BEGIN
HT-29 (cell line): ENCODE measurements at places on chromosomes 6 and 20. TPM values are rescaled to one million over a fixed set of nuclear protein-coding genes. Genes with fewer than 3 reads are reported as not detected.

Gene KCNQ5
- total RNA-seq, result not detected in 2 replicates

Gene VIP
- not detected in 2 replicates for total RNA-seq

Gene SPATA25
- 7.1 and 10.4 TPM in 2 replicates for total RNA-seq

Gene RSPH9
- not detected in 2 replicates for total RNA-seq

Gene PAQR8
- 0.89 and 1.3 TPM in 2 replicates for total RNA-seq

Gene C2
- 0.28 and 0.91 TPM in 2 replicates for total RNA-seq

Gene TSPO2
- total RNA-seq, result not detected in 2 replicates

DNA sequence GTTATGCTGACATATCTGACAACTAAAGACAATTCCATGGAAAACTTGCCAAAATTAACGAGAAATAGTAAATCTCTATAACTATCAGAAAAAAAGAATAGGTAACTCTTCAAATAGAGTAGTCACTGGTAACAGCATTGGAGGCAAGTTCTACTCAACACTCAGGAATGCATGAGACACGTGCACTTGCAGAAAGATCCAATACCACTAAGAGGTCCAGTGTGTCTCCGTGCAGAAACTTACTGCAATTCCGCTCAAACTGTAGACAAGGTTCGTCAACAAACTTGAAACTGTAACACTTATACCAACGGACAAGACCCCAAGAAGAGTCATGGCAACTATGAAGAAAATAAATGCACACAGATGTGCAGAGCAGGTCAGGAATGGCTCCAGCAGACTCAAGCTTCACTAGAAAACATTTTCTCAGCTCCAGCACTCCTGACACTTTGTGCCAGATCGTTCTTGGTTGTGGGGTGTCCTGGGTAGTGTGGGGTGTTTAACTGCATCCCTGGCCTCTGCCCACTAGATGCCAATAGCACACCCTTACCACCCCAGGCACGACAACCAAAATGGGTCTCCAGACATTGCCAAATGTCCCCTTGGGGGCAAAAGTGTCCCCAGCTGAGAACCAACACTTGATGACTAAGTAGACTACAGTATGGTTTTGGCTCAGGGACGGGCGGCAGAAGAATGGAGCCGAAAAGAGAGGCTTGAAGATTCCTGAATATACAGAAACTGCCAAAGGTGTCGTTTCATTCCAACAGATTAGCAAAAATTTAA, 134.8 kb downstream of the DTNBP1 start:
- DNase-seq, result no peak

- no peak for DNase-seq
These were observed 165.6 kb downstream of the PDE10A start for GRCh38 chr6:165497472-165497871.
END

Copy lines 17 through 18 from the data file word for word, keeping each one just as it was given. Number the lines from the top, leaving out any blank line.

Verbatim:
- DNase-seq, result no peak

- no peak for DNase-seq